Don leaves behind his wife, Diana; son Brian; daughter Toni (Jackie); brother John; and sisters Daisy, Vivian, Melissa, Pam and Debbie; four grandchildren, and a large extended family. The family plans to continue the tradition of dulcimer playing, and we hope they will be available to perform at the Festival in years to come.
In 2007-08, MFAP, the Missouri Arts Council, and Exhibits USA featured Don along with five other luthiers in the traveling exhibition “Work is Art and Art is Work,” which is available to view at the Missouri Folk Arts Program’s website.
A video on Missouri Folk Arts Program Facebook page gives us a minute of Don Graves and sister Daisy Dame playing the tune, “It was Sad When that Great Ship Went Down” at the 2010 Old-Time Music, Ozark Heritage Festival.
Follow this link to a video of Don Graves’ Dulcimer Workshop at the West Plains Council on the Arts’ Old-time Music, Ozark Heritage Festival in 2007.
Old-Time Music, Ozark Heritage Festival organizers saddened to learn of passing of one of its founders
WEST PLAINS, Mo. – One of the founding fathers of the Old-Time Music, Ozark Heritage Festival in West Plains, Mo., multi-instrumentalist Don Buedel, passed away peacefully in his sleep June 6, 2013, at his home in Murphysboro, Ill.
Buedel and his wife, Lori, were scheduled to perform on the main stage at this year’s festival, set for Friday and Saturday, June 14 and 15, in and around the West Plains Civic Center and along East Main Street. Organizers said they are working to fill the Buedel’s performance time and Don’s workshop times and will announce the changes as soon as they are made.
From the first festival in 1995 and through all 19 years of its evolution, Buedel was a major factor in its mission and success, festival organizers said. “While some musicians play old-time tunes very well, they tend to isolate the music from the lives of the tradition bearers who have preserved this music so we can, in this age enjoy it as well,” he has been quoted as saying. “I think it’s important to remember the people, as well as the music. Without the people, there would be no music.”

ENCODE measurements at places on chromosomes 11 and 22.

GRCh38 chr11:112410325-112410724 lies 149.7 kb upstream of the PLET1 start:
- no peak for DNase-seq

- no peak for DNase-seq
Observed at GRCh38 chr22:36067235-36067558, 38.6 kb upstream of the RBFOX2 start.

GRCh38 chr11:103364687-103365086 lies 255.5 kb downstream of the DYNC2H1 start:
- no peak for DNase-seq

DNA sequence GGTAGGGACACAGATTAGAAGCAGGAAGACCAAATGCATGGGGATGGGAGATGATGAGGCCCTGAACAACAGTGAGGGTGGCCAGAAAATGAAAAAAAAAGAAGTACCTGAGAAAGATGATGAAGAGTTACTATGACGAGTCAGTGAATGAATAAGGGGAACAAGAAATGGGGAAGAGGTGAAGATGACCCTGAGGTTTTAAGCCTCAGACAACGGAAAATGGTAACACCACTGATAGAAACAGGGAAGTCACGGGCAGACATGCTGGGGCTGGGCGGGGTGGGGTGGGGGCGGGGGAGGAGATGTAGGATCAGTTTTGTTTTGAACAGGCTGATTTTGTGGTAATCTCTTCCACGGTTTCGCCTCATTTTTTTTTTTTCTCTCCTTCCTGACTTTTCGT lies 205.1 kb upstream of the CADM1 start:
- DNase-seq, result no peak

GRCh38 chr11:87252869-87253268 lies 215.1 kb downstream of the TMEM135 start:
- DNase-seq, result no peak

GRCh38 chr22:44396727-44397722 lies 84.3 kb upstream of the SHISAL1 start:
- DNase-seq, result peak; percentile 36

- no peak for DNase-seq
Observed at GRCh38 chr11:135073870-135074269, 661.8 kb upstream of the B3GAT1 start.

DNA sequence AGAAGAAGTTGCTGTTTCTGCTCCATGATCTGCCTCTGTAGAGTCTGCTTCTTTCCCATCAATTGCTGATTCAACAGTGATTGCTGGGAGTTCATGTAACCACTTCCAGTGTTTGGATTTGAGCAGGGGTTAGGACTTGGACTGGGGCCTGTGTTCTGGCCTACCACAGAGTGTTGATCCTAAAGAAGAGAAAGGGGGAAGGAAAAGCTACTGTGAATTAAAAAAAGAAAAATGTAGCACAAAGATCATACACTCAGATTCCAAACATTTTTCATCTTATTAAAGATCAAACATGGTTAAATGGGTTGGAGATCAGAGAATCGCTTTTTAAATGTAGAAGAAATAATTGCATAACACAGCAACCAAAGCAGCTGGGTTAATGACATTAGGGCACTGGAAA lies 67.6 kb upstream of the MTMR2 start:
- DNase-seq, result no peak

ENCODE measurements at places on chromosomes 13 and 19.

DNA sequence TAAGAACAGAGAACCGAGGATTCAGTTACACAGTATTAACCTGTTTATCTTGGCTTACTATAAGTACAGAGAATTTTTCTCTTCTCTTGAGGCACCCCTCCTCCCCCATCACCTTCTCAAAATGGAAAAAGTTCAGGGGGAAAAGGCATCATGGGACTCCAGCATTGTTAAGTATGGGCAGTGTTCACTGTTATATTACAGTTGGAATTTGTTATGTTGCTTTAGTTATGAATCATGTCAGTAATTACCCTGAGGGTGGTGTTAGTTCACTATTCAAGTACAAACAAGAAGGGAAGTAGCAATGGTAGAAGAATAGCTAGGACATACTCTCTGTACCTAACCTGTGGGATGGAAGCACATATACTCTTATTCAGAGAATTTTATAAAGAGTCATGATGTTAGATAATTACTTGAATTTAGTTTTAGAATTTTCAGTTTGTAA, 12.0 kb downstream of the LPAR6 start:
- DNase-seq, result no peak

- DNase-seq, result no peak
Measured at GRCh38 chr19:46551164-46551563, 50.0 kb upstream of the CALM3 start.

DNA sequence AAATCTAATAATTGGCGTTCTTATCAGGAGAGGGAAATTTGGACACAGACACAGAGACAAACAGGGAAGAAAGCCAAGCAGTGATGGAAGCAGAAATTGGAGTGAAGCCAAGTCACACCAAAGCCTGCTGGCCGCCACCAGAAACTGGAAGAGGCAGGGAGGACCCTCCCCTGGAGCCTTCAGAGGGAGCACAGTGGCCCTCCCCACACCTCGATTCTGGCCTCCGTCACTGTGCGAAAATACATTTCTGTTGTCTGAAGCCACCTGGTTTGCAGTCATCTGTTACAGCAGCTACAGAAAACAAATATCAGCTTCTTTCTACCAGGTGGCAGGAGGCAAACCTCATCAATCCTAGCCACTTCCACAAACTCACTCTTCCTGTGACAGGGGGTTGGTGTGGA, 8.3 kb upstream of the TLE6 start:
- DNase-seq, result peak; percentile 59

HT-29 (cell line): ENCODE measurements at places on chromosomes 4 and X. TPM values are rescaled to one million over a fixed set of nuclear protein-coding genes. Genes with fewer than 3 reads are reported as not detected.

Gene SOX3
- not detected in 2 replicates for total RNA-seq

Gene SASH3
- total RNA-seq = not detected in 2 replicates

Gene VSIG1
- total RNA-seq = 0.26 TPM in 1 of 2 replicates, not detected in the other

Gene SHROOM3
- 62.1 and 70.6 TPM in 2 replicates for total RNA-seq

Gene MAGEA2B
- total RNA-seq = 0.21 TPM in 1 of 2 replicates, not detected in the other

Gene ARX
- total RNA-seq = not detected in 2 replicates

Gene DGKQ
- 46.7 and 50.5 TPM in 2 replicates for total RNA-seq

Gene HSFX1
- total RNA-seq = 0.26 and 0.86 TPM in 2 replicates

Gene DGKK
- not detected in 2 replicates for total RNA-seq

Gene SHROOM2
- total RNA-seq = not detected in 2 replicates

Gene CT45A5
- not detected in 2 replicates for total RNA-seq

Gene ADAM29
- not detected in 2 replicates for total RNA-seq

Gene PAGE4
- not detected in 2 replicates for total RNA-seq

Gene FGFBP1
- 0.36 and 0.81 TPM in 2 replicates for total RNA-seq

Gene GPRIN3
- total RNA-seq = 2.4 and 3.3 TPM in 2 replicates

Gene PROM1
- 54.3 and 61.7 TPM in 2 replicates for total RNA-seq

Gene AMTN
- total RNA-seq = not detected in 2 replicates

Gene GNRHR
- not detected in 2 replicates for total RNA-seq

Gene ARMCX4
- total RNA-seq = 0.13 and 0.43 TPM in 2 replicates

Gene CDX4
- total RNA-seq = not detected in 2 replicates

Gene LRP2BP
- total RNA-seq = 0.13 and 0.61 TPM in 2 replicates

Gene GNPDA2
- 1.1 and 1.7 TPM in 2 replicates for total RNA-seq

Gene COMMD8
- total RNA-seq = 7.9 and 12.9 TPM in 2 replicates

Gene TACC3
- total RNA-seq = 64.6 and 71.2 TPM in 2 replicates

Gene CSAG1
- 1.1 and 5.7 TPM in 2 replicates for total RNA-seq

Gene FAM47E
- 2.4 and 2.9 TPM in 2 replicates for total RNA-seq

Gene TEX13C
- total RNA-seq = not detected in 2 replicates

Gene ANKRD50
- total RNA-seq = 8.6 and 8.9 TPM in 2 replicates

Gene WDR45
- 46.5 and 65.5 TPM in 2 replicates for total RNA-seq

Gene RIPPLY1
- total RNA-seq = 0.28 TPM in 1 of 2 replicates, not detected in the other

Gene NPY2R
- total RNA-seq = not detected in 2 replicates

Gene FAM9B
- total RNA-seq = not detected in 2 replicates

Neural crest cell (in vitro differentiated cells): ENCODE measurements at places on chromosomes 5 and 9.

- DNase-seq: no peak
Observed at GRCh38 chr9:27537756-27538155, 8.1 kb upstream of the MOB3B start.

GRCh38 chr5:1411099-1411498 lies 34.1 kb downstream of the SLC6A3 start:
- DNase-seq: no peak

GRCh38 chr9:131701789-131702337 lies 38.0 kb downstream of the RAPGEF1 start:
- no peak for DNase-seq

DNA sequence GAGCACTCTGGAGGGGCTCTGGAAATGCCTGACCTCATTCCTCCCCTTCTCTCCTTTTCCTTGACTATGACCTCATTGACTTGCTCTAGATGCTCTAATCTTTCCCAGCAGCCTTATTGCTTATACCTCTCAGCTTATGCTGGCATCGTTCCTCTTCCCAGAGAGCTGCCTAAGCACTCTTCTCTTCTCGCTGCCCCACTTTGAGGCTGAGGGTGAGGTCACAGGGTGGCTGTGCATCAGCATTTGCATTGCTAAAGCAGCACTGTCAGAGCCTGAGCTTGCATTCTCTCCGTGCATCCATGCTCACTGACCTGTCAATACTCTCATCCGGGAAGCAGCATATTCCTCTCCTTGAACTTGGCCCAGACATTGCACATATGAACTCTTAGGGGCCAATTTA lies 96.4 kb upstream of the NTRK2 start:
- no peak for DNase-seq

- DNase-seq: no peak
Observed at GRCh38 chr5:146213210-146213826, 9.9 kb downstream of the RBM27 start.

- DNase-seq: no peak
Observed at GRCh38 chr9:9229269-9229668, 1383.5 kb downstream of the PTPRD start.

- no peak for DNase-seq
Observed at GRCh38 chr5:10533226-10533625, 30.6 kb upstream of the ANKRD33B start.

“All of us involved with the festival were deeply saddened to hear of Don’s passing,” organizers said. “Don has been such an integral part of this event from the very beginning, helping to shape its purpose and supporting its mission through his own performances every year. The work he has done to preserve and pass down the musical traditions of this area is immeasurable and incalculable in its worth. We feel privileged to have known him and worked with him so many years. To say he will be sorely missed is truly an understatement.”
A professional clock maker by trade, Buedel ran a small clock repair business, Shawnee Cottage Clock Company, in Murphysboro, but his avocation, passion and special gift was his music. He started playing in bluegrass and old-time string bands in his hometown of Springfield, Ill., at a young age and was a multiple fiddle contest champion in recent years. He and his wife, Lori, performed at many festivals and historical settings, including the Old-Time Music, Ozark Heritage Festival, and the Clayville Historic Site near Springfield, Ill.